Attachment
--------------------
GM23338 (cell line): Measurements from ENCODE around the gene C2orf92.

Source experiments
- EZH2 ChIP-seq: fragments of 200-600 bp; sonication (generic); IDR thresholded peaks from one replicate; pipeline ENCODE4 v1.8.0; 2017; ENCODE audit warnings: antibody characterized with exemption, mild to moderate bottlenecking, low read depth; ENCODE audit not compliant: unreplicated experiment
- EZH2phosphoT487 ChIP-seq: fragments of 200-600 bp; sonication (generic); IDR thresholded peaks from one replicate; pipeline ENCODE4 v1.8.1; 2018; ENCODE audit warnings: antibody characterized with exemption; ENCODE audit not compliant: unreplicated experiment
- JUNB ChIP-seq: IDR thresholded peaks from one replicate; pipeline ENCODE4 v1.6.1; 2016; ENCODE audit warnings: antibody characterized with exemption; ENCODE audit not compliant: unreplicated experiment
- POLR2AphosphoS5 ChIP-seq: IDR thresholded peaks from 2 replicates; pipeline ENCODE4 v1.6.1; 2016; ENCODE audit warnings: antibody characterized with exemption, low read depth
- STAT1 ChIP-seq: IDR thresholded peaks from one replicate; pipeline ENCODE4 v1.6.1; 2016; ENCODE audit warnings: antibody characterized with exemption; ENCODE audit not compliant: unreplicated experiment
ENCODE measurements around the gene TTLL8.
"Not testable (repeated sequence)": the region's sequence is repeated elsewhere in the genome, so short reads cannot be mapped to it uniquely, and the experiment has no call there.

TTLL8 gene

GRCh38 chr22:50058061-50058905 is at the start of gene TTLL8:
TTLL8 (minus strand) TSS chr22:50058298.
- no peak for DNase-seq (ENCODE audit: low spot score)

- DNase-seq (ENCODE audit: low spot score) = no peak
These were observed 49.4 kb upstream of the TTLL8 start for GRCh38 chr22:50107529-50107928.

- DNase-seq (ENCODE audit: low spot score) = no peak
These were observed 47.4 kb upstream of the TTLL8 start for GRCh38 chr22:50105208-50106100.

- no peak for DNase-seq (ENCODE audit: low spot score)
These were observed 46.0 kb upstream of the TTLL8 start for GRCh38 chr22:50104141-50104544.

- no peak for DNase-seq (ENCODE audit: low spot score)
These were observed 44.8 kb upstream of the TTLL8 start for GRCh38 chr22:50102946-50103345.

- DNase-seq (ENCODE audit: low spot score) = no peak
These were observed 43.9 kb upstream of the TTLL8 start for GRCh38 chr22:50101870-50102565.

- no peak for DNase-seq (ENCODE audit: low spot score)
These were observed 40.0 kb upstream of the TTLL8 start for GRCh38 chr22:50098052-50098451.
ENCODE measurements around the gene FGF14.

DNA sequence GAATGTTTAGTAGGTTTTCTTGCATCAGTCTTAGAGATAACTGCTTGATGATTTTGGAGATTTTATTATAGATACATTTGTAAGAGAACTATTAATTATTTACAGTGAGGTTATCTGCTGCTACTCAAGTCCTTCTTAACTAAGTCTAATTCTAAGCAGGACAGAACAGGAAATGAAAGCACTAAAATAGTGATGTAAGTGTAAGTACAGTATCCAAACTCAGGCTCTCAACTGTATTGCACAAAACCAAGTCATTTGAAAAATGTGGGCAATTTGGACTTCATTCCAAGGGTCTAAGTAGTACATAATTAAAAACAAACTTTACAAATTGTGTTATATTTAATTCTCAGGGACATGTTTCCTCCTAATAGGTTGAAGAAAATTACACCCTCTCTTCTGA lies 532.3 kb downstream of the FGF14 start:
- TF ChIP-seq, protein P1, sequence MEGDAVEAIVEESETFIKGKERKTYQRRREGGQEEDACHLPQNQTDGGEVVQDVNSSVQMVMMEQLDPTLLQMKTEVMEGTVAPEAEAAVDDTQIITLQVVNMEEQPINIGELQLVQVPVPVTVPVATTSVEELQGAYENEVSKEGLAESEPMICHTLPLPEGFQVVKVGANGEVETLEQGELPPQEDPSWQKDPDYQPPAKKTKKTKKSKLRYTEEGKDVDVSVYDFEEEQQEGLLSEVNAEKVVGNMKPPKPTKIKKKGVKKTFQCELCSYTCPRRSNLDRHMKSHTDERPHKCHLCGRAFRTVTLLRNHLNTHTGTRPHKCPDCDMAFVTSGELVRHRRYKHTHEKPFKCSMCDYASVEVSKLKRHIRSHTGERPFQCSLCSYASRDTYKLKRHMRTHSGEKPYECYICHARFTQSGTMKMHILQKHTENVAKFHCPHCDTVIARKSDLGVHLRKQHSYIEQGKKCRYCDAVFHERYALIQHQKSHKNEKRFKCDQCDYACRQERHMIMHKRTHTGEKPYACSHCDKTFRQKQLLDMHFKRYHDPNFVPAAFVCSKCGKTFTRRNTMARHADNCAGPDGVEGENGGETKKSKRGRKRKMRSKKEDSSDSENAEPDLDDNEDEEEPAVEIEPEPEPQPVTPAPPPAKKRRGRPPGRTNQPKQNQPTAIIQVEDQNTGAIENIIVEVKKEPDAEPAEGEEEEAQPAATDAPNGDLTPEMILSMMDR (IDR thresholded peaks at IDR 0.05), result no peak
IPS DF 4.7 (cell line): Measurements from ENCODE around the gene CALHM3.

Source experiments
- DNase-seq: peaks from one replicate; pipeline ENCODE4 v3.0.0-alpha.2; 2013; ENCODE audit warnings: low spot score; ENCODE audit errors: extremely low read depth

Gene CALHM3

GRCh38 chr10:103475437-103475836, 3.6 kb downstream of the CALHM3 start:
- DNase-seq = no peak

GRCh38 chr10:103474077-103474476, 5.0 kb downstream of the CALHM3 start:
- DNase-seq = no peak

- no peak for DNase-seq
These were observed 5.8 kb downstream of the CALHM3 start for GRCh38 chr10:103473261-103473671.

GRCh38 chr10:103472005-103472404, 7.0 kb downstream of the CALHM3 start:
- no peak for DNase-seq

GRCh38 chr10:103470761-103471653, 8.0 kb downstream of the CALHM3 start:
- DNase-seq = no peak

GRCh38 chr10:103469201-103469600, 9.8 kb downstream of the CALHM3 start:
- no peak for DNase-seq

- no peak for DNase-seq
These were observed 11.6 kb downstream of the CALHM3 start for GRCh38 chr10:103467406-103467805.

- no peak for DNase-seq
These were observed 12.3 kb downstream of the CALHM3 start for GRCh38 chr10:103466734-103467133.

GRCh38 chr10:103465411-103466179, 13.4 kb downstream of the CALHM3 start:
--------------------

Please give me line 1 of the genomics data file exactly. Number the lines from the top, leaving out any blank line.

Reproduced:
GM23338 (cell line): Measurements from ENCODE around the gene C2orf92.